Marszałek and Burczyński (

2013a,

2013b,

2014), who define the membership function of candles as some density function. In our opinion, such an approach is not compatible with the essence of the JCs.

Our paper is organized as follows. In

Section 2, we present two kinds of trapezoidal

OFNs: Kosiński’s numbers and oriented fuzzy numbers. At the end of this section, we justify the postulated restricting applications of the oriented fuzzy numbers.

Section 3 contains the main information about JCs. In

Section 4, we briefly discuss Marszałek’s approach and Kacprzak’s approach to modeling JCs by

OFNs.

Section 5 is the main part of our paper. In this section we propose our method of representing JCs by oriented fuzzy numbers. In

Section 6, we determine the imprecise expected return rate by means of JCs models. Next, we show the possibility of application of this return rate for fuzzy portfolio analysis. This section is based on (

Piasecki 2017).

Section 7 presents a simple case study in which the introduced numerical model of JCs is applied for financial portfolio analysis.

Section 8 contains final conclusions.

## 2. Fuzzy Numbers

The symbol

$\mathcal{F}(\mathbb{R})$ denotes the family of all fuzzy sets in the real line

$\mathbb{R}$. A commonly accepted model of imprecise number is the fuzzy number (FN), generally defined by

Dubois and Prade (

1978) as some kind of fuzzy subset

$\mathcal{L}\in \mathcal{F}(\mathbb{R})$. Thanks to the results obtained in (

Goetschel and Voxman 1986), any FN can be equivalently defined as follows:

**Theorem** **1** **(Delgado et al. 1998).**For any FN$\mathcal{L}$there exists such a non-decreasing sequence$\left(a,b,c,d\right)\text{}\subset \mathbb{R}$that$L\left(a,b,c,d,{L}_{L},{R}_{L}\right)=\mathcal{L}\in \mathcal{F}(\mathbb{R})$is determined by its membership function${\mu}_{L}\left(\xb7|a,b,c,d,{L}_{L},{R}_{L}\right)\in {\left[0,1\right]}^{\mathbb{R}}$described by the identity:where the left reference function${L}_{L}\in {\left[0,1\right]}^{\left[a,b\right]}$and the right reference function${R}_{L}\in {\left[0,1\right]}^{\left[c,d\right]}$are upper semi-continuous monotonic ones meeting the conditions:Let us note that identity (1) additionally describes the extended notation of numerical intervals, which is used in this work. The family of all FNs is denoted by the symbol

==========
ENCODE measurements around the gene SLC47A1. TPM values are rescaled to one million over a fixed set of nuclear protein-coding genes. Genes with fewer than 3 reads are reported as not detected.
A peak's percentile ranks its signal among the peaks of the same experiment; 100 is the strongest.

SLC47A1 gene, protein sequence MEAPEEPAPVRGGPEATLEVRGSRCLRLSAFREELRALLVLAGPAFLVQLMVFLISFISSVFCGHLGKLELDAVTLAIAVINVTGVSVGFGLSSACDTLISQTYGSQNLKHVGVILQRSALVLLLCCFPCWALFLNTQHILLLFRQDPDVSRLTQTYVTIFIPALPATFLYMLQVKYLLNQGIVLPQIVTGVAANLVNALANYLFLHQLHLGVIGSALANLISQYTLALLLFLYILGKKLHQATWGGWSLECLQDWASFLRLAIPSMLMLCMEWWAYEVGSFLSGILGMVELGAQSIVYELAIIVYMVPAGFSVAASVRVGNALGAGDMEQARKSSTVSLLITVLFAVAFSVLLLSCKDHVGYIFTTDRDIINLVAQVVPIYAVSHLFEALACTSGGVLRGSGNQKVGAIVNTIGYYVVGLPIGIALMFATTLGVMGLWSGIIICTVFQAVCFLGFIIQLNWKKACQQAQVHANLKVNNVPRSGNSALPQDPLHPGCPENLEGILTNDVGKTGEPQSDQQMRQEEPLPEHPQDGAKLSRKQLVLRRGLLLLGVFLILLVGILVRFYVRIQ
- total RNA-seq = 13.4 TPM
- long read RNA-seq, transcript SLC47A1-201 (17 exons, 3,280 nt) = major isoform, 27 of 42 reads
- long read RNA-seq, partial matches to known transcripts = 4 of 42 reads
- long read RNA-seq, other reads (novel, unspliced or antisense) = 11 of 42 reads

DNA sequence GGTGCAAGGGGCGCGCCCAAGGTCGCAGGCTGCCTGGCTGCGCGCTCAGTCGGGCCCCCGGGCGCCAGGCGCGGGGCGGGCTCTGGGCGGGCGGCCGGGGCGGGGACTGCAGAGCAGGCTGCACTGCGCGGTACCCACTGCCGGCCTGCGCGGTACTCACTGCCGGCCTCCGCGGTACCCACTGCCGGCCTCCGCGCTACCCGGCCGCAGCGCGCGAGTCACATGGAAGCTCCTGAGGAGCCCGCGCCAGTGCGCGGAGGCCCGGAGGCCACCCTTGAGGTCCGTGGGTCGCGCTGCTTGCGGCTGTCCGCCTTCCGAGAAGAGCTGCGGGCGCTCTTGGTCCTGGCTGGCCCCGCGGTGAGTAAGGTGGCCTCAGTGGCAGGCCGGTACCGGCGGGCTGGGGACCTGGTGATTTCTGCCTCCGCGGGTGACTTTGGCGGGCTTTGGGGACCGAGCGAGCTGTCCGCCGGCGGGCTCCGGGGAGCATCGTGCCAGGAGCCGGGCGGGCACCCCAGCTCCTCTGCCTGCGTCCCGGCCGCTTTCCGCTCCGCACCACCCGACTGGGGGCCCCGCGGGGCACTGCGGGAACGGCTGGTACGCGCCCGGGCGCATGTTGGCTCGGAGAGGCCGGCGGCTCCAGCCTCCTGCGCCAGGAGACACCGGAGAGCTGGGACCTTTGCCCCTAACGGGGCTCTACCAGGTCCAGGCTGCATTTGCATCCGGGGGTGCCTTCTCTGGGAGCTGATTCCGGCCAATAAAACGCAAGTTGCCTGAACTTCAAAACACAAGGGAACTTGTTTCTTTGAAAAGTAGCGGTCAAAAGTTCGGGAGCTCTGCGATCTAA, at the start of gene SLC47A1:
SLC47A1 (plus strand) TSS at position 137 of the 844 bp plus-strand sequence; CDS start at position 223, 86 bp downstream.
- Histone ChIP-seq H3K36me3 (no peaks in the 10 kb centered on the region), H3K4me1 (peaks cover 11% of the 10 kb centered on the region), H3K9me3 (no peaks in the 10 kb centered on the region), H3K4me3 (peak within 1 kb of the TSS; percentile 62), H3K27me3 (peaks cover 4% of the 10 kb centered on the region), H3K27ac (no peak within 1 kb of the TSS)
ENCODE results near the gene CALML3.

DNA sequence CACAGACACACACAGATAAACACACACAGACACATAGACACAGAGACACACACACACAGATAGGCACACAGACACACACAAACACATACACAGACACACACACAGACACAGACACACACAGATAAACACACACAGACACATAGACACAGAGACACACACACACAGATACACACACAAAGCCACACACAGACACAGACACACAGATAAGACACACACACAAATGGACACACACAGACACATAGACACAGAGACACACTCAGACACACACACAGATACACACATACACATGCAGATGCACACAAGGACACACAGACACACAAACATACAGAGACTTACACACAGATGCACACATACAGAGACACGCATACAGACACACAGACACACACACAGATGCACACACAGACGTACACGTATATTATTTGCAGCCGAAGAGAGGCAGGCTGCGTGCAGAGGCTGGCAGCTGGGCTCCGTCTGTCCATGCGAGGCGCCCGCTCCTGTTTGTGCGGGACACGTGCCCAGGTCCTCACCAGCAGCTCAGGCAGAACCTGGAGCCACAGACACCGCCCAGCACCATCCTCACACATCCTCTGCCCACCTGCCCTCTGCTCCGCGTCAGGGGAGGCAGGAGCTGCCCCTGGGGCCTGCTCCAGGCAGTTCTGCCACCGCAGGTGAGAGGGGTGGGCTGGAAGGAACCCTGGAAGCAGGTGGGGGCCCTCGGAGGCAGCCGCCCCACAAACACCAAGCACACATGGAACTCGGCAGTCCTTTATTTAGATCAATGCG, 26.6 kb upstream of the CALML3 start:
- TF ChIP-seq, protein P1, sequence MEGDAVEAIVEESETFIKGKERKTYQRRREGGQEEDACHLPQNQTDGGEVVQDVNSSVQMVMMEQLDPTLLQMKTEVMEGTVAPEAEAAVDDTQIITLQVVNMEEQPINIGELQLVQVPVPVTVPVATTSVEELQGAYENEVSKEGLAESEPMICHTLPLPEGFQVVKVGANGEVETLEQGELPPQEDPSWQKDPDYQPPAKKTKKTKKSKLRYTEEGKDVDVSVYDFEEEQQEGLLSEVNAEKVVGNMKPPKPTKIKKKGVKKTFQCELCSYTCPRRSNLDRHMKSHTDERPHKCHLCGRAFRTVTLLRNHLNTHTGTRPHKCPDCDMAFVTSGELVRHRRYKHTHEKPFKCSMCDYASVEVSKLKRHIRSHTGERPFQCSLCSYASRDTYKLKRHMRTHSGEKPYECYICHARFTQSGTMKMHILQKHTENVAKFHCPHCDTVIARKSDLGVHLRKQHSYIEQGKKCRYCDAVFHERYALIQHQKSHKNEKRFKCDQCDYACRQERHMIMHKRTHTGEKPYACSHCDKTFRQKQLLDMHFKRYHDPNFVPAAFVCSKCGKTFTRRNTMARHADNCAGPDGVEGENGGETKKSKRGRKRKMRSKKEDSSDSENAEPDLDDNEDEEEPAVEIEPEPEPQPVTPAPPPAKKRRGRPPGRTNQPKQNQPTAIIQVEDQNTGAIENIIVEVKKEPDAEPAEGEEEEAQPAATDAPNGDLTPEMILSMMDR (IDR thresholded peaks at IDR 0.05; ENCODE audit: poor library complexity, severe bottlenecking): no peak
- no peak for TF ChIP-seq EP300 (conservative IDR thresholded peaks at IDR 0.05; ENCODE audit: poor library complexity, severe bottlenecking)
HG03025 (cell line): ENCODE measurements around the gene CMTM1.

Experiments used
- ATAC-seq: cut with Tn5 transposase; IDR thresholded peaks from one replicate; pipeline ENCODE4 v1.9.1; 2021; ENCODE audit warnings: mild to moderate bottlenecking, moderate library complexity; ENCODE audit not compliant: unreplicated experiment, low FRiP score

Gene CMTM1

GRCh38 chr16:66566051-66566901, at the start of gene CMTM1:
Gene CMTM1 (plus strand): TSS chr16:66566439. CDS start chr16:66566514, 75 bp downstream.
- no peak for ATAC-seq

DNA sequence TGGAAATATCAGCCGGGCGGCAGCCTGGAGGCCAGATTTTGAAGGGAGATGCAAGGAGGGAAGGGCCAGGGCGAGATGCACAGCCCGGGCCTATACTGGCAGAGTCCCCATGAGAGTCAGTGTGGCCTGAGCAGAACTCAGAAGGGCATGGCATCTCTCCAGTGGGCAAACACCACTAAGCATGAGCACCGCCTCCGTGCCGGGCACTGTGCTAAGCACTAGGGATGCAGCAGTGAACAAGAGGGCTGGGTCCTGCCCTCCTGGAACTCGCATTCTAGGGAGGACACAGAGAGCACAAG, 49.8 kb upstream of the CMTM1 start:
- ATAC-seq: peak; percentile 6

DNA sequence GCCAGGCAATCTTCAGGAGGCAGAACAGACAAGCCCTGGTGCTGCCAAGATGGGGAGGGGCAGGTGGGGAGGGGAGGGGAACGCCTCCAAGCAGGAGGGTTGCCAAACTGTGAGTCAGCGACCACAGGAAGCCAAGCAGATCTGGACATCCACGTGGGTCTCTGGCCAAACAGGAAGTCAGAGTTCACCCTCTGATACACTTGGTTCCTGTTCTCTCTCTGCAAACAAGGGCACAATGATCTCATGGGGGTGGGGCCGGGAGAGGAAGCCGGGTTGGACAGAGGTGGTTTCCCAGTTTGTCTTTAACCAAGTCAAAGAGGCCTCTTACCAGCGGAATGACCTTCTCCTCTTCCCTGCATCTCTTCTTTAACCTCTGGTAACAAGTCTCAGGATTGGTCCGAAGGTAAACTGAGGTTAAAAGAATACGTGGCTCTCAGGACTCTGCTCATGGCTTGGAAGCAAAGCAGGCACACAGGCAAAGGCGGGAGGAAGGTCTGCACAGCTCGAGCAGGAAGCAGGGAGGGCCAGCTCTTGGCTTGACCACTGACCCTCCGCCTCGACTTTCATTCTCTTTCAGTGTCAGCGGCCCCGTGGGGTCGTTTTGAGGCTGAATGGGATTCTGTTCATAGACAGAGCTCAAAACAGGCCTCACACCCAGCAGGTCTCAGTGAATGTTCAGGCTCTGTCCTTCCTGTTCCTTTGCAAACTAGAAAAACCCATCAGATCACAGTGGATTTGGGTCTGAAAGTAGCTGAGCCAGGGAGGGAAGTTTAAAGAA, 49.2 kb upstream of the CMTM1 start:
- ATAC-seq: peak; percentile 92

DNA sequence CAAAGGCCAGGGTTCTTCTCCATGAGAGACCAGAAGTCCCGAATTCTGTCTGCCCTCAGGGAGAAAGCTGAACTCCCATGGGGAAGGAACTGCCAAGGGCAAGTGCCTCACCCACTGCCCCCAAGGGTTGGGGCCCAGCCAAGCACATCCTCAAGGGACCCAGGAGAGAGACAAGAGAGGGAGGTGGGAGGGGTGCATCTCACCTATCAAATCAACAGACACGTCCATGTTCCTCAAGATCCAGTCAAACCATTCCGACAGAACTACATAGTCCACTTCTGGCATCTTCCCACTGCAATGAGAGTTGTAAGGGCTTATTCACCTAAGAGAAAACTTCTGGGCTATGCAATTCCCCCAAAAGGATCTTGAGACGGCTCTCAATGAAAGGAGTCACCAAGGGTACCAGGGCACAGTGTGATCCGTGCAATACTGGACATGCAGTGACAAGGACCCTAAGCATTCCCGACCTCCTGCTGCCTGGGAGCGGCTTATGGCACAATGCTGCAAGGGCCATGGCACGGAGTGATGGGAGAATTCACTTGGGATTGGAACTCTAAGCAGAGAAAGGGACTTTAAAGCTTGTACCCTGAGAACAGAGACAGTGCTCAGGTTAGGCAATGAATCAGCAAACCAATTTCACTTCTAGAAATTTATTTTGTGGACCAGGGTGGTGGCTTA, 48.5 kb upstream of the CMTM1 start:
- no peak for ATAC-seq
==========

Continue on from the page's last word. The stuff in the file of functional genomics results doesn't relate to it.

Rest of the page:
$\mathbb{F}$. For any

$z\in \left[b,c\right],$ a FN

$\mathcal{L}\left(a,b,c,d,{L}_{L},{R}_{L}\right)$ is a formal model of linguistic variable “about

$z$”. Understanding the phrase “about

$z$” depends on the applied pragmatics of the natural language. In (

Dubois and Prade 1979), arithmetic operations on FNs are introduced in such a way that they are coherent with the Zadeh’s extension principle. In our paper, we do not apply this arithmetic. Therefore, a description of arithmetic operations on FNs is omitted here.

#### 2.1. Kosiński’s Number

The concept of ordered fuzzy numbers (

OFN) was introduced by Kosiński and his co-writers in the series of papers (

Kosiński and Słysz 1993;

Kosiński et al. 2002,

2003) as an extension of the concept of FN. Thus, any

OFN should be determined with the use of any fuzzy subset in real line

$\mathbb{R}$. On the other side, Kosiński has defined

OFN as an ordered pair of functions from the unit interval

$\left[0,1\right]$ into

$\mathbb{R}$. This pair is not similar to any fuzzy subset in

$\mathbb{R}$. It means that the Kosiński’s proposal of

OFN notion is not an extension of FN. Thus, we can not to accept Kosiński’s original terminology. For this reason, we are agreeing with other scientists (

Prokopowicz 2016;

Prokopowicz and Pedrycz 2015) that the

OFN defined by Kosiński should be called the Kosiński’s number (KN). Let the symbol

${\langle f\rangle}^{\u22b2}$ denote the pseudo-inversion of monotonic continuous surjection

$f\in {\left[r,s\right]}^{\left[t,u\right]}$. KNs are originally defined as follows:

**Definition** **1.** For any sequence$\left(a,b,c,d\right)\subset \mathbb{R}$, the KN$\overleftrightarrow{S}\left(a,b,c,d,\langle {f}_{s}\rangle {}^{\u22b2},\text{}\langle {g}_{s}\rangle {}^{\u22b2}\right)$is defined as an ordered pair$\left({f}_{S},{g}_{S}\right)$of monotonic continuous surjections${f}_{S}:\left[0,1\right]\to U{P}_{S}=\left[a,b\right]$ and${g}_{S}:\left[0,1\right]\to {\mathit{DOWN}}_{S}=\left[c,d\right]$fulfilling the condition: For any KN

$\overleftrightarrow{S}\left(a,b,c,d,\langle {f}_{s}\rangle {}^{\u22b2},\text{}\langle {g}_{s}\rangle {}^{\u22b2}\right)$, the function

${f}_{S}\in U{P}_{s}^{\left[0,1\right]}$ is called the up-function. Then, the function

${g}_{S}\in DOW{N}_{s}^{\left[0,1\right]}$ is called the down-function. Moreover, for KN

$\overleftrightarrow{S}\left(a,b,c,d,\langle {f}_{s}\rangle {}^{\u22b2},\text{}\langle {g}_{s}\rangle {}^{\u22b2}\right)$, the number

$a\in \mathbb{R}$ is called the starting point and the number

$d\in \mathbb{R}$ is called the ending point. The space of all KNs is denoted by the symbol

$\stackrel{\u02c7}{\mathbb{K}}$. Any sequence

$\left(a,b,c,d\right)\subset \mathbb{R}$ satisfies exactly one of the following conditions: